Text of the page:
- Using your middle (long) and index (pointer) fingers, gently feel for the pulse in the bend of the elbow, below the bicep muscle. This is the brachial (BRA-kee-ull) artery, running through the in (medial) side. You will feel the pulse beating when you find it. Do not use your thumb to feel for the pulse because your thumb has a pulse of its own.

- Put the diaphragm of the stethoscope over the brachial artery pulse. Listen for the heartbeat.

- Tighten the screw on the bulb and quickly squeeze and pump the bulb. This will cause the cuff to tighten.

- Keep squeezing the bulb until the scale on the gauge reads about 160. Or, until the gauge reads at least 10 points higher than when you last hear the heartbeat. If your patient is an elderly person who has a history of hypertension (high BP), I recommend starting higher, perhaps in the 200s. Last week I had a guy who was around 220/100.

- Slowly loosen the screw to let air escape from the cuff. Let the gauge fall about 5 points a second. Carefully look at the gauge and listen to the sounds. Remember the number on the gauge where you first heard the thumping sound.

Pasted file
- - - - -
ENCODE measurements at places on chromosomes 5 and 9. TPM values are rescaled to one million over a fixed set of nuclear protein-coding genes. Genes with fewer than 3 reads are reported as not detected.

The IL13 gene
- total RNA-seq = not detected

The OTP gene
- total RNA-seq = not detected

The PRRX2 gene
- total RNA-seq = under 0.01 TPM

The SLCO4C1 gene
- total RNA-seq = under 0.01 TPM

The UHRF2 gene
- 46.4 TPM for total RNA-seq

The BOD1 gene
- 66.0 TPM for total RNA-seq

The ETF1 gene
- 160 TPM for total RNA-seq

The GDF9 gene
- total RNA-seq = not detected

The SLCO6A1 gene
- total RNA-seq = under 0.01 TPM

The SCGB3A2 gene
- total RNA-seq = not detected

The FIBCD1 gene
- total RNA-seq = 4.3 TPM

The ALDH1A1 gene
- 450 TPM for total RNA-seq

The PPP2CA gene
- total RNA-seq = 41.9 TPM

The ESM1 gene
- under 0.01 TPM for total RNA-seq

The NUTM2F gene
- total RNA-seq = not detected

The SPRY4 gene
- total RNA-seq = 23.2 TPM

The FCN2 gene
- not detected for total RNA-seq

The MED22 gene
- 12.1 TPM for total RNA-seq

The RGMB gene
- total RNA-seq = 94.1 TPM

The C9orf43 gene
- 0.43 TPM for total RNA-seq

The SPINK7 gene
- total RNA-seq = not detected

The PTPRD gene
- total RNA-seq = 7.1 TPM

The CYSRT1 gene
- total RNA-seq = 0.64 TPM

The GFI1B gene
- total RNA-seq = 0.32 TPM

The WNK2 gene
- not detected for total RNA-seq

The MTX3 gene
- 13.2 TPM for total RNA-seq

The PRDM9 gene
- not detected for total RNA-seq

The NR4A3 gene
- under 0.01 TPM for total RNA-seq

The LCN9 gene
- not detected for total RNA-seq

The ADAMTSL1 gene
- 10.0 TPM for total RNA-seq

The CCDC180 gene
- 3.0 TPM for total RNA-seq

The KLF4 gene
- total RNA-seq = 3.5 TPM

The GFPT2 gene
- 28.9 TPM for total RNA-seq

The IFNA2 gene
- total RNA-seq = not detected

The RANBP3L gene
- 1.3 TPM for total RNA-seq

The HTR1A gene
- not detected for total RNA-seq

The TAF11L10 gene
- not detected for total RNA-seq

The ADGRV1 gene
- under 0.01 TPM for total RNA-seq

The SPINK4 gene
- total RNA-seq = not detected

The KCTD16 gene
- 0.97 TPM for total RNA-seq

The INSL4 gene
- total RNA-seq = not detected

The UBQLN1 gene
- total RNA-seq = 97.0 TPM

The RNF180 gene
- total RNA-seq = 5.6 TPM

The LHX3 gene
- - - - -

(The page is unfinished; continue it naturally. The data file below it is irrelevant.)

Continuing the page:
- Continue to listen and read the gauge at the point where the sound stops.

The number of the first sound is the systolic (top number) pressure...fun fact: this is not the actual heartbeat- it is the squirting of the blood through the artery. The second number is the diastolic (bottom number) pressure.(this is the noise of the blood refilling the chambers of the heart before it pumps again.)

- Write down your BP, the date, the time, and which arm was used to take the BP. Let the air out of the cuff.

Helpful tips:

Do not take a blood pressure on an injured arm or an arm that has an IV or a shunt. A woman who has had a breast removed should have her BP taken on the opposite arm